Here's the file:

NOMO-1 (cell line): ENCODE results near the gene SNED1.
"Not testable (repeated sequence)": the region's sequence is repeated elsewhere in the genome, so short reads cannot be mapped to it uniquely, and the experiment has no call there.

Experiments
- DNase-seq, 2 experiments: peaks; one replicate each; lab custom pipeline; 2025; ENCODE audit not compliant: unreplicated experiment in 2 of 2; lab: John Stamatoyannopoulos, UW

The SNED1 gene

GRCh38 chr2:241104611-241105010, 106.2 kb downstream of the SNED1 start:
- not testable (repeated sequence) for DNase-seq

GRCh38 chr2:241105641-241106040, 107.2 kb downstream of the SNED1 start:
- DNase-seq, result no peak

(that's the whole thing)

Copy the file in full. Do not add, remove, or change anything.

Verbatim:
NOMO-1 (cell line): ENCODE results near the gene SNED1.
"Not testable (repeated sequence)": the region's sequence is repeated elsewhere in the genome, so short reads cannot be mapped to it uniquely, and the experiment has no call there.

Experiments
- DNase-seq, 2 experiments: peaks; one replicate each; lab custom pipeline; 2025; ENCODE audit not compliant: unreplicated experiment in 2 of 2; lab: John Stamatoyannopoulos, UW

The SNED1 gene

GRCh38 chr2:241104611-241105010, 106.2 kb downstream of the SNED1 start:
- not testable (repeated sequence) for DNase-seq

GRCh38 chr2:241105641-241106040, 107.2 kb downstream of the SNED1 start:
- DNase-seq, result no peak